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Archive - Apr 25, 2018

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Dark Chocolate Has Positive Effects on Stress, Inflammation, Mood, Memory, & Immunity, New Studies Show

New research shows there might be health benefits to eating certain types of dark chocolate. Findings from two studies being presented at the Experimental Biology 2018 annual meeting in San Diego (April 21-25) show that consuming dark chocolate that has a high concentration of cacao (minimally 70% cacao, 30% organic cane sugar) has positive effects on stress levels, inflammation, mood, memory, and immunity. While it is well known that cacao is a major source of flavonoids, this is the first time the effect has been studied in human subjects to determine how it can support cognitive, endocrine, and cardiovascular health. Lee S. Berk, DrPH, Associate Dean of Research Affairs, School of Allied Health Professions and a researcher in psychoneuroimmunology and food science from Loma Linda University, served as principal investigator on both studies. "For years, we have looked at the influence of dark chocolate on neurological functions from the standpoint of sugar content - the more sugar, the happier we are," Dr. Berk said. "This is the first time that we have looked at the impact of large amounts of cacao in doses as small as a regular-sized chocolate bar in humans over short or long periods of time, and are encouraged by the findings. These studies show us that the higher the concentration of cacao, the more positive the impact on cognition, memory, mood, immunity, and other beneficial effects." The flavonoids found in cacao are extremely potent antioxidants and anti-inflammatory agents, with known mechanisms beneficial for brain and cardiovascular health.

World First--New Structure of “Twisted Knot” DNA Revealed in Living Cells; Antibody Fragment Used to Identify I-Motif DNA; May Play Role in Gene Expression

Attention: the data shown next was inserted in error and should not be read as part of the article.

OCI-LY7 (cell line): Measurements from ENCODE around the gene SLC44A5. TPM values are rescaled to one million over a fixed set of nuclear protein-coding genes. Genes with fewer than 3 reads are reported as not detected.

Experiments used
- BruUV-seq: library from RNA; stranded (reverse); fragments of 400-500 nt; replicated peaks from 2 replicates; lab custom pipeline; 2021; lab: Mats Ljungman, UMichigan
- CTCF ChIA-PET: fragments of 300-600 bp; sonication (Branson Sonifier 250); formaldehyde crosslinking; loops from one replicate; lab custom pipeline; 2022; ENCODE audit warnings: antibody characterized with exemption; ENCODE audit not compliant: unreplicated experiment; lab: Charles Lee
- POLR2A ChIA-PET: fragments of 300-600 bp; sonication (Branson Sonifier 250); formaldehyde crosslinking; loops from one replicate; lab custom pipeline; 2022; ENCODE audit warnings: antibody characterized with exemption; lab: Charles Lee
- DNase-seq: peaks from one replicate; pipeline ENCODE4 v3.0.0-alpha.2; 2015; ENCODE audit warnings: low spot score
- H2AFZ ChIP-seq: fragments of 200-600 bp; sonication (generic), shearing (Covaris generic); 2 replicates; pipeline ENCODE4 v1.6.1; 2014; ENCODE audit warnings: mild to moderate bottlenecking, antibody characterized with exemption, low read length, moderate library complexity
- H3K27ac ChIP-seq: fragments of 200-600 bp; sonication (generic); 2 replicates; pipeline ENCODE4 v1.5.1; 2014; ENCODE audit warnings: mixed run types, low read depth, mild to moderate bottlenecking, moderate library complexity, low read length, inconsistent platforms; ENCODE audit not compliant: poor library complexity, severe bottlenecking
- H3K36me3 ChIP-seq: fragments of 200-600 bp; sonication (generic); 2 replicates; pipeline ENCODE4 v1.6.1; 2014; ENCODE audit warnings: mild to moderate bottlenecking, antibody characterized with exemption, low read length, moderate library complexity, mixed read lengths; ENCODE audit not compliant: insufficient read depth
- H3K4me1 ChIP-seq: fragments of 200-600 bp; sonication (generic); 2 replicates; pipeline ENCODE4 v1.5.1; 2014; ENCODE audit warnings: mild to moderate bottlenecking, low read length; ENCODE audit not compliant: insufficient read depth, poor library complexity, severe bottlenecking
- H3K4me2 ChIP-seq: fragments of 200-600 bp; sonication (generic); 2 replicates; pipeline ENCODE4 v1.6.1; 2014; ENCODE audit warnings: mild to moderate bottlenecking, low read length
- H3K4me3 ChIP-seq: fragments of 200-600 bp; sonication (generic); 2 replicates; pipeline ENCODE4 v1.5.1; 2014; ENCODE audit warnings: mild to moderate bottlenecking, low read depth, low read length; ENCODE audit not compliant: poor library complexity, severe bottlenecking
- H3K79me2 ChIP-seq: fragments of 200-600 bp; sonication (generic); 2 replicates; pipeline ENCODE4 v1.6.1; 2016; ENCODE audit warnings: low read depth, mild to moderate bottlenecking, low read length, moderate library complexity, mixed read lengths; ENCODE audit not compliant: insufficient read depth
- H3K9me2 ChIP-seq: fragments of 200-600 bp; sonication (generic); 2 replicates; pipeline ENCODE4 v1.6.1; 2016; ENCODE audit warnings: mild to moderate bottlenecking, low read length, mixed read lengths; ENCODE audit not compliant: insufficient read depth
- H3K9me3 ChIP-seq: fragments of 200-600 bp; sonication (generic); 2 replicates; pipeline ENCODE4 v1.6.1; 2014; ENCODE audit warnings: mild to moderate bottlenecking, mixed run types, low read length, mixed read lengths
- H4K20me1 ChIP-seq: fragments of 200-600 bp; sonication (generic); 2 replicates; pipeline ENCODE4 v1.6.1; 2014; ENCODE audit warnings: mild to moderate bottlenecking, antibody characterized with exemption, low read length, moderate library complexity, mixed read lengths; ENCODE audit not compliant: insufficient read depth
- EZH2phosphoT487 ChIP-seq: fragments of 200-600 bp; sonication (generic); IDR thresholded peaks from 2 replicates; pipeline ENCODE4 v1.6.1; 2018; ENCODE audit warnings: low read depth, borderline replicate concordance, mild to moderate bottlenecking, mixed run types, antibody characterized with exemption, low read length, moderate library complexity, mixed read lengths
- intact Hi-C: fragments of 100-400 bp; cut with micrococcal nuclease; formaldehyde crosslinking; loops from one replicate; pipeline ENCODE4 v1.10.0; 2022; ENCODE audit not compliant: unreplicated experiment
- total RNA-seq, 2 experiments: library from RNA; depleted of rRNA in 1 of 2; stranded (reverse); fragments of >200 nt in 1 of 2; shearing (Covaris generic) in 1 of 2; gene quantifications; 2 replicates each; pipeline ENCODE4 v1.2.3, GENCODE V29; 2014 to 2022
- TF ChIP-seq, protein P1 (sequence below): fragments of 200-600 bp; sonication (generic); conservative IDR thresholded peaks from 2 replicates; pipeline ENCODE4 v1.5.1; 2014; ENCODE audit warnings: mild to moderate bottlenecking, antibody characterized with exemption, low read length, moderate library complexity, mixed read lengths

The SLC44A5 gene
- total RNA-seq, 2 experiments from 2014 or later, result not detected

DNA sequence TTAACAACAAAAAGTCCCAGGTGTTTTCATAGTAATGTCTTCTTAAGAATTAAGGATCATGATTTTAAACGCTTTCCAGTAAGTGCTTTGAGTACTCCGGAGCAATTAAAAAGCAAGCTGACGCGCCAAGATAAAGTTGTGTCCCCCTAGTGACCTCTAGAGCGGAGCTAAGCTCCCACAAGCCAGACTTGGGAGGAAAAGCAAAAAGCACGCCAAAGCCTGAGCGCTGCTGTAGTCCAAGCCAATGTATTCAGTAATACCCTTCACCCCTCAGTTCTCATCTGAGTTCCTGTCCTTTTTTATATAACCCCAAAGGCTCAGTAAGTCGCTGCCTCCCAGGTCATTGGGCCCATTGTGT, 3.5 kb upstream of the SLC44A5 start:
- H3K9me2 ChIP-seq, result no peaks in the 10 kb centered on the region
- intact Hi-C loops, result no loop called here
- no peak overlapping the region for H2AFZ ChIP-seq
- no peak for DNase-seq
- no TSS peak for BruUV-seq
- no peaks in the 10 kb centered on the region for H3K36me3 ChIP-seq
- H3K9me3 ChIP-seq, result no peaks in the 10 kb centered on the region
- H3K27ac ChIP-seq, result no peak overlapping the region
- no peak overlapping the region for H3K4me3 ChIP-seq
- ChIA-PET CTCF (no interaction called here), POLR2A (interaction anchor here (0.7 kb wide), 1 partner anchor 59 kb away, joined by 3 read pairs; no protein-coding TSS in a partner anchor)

It's DNA, but not as we know it. In a world first, Australian researchers have identified a new DNA structure - called the “i-motif” - inside cells. A twisted “knot” of DNA, the i-motif has never before been directly seen inside living cells. The new findings, from the Garvan Institute of Medical Research, were published online on April 23, 2018 in Nature Chemistry. The article is titled “I-Motif DNA Structures Are Formed in the Nuclei of Human Cells.” Deep inside the cells in our body lies our DNA. The information in the DNA code - all 6 billion A, C, G, and T letters - provides precise instructions for how our bodies are built, and how they work. The iconic “double helix” shape of DNA has captured the public imagination since 1953, when James Watson and Francis Crick famously uncovered the structure of DNA. However, it's now known that short stretches of DNA can exist in other shapes, in the laboratory at least - and scientists suspect that these different shapes might play an important role in how and when the DNA code is “read.” The new shape looks entirely different from the double-stranded DNA double helix. "When most of us think of DNA, we think of the double helix," says Associate Professor Daniel Christ (Head, Antibody Therapeutics Lab, Garvan) who co-led the research. "This new research reminds us that totally different DNA structures exist - and could well be important for our cells." "The i-motif is a four-stranded 'knot' of DNA," says Associate Professor Marcel Dinger (Head, Kinghorn Centre for Clinical Genomics, Garvan), who co-led the research with Assistant Professor Christ.